Cybercrime is on the rise today, costing an organization on average $1.4 to $13 million in 2019. With the number of security breaches increasing by 11% from 2018 to 2019 alone, it’s only going to get worse in 2020.
Not all fraud is related to cyber crime; however, these statistics should alarm you at the technological capability of phishers, scammers, and hackers today. Fraud should be a top concern of yours for your company today and heading into the future.
If you don’t want to lose 5% of your revenue this year due to fraudulent activity, here’s what you can do to remain vigilant:
Understand What Fraud Looks Like:
Fraud can take many shapes and forms. It’s important to understand that fraud is an attempt to gain funds or information by illegal (deceptive) means, whether the actor is alone or acting with another party. Additionally, fraud can include deliberate false entry or omission of material information to obscure facts. Once you understand how “broad” fraud really is, you can better monitor fraudulent activity.
Monitor Credit and Debit Card Fraud:
Always keep an eye on suspicious customer purchases, like if a buyer is using multiple card entries for high-end products, or their billing and shipping information doesn’t match. Using multiple cards for purchases shipped to a single address is another red flag. Additionally, always safeguard your company credit cards, by making purchases on ONLY verified websites (non-verified could be riddled with malware).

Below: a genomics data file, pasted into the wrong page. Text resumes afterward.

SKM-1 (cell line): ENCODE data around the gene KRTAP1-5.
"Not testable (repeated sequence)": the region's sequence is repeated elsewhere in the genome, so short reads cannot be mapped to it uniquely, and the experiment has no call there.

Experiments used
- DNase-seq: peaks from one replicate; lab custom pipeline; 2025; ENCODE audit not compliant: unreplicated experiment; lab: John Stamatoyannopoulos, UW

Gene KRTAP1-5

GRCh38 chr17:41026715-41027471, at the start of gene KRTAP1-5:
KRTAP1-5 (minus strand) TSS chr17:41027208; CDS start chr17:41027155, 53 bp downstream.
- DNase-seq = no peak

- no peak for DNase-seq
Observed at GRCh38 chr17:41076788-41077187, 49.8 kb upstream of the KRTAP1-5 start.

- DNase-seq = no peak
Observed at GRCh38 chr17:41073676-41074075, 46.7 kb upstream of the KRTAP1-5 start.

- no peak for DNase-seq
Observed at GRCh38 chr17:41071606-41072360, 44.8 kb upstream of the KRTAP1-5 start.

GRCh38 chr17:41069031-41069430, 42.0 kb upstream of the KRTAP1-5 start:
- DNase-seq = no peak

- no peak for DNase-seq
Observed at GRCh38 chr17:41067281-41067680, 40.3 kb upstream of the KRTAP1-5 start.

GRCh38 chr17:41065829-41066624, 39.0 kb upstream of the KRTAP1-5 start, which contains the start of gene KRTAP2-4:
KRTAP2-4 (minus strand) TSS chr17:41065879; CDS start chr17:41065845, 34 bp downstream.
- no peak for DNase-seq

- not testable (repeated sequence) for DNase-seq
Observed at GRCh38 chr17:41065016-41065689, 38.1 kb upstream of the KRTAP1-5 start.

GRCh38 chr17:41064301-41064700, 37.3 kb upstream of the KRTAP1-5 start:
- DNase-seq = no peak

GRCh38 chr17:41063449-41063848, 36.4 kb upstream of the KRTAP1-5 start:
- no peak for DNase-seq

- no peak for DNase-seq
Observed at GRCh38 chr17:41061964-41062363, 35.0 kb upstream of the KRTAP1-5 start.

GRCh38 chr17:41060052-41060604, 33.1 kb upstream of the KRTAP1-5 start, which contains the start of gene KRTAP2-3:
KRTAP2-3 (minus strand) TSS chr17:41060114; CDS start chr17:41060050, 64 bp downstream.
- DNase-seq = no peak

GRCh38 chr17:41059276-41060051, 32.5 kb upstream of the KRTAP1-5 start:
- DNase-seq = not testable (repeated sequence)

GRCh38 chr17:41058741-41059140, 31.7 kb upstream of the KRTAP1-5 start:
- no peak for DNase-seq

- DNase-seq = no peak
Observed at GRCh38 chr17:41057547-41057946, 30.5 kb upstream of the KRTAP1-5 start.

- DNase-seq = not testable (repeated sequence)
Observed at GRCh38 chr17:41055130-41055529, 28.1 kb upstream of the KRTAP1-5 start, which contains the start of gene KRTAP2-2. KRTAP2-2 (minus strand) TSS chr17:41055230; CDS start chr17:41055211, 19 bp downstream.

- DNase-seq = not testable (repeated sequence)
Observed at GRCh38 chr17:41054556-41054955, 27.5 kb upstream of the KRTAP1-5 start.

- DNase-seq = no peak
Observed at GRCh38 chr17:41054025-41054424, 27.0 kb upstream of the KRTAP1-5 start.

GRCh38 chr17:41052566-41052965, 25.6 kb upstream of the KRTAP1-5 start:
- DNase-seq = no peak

Frequently Review Employee Activity:
Yes, you probably have a few malicious employees working at your organization right now. In one example, a fast food service employee stole 100 credit card numbers while they worked the drive-thru. If you don’t have some system in place that monitors your workers, a few of them will show you their malicious side – costing you a lot of money in “clean-up.”
Protect Your Website:
Be sure to change your website passwords frequently. This includes blogs and social media accounts, too. Make sure your website is also protected with a secure https domain.
There’s no harm in conducting regular background checks on employees. Social media can be an excellent source of information surrounding employees you don’t particularly trust. Ensure that background checks are part of a yearly organizational tactic – just because you checked someone once doesn’t mean you shouldn’t a year or two down the line.
Equipping your staff with the information and awareness everyone needs regarding to cyber attacks can save you millions. Don’t just save this cybersecurity education for your board – share it with everyone. Make it part of your monthly check-ins.
Avoid Business Fraud in 2020
There are bad people out there – they are going to attempt employee fraud or business fraud, no matter what. You can’t change human nature, but you can change your approach to the nature of fraud in 2020. Be proactive.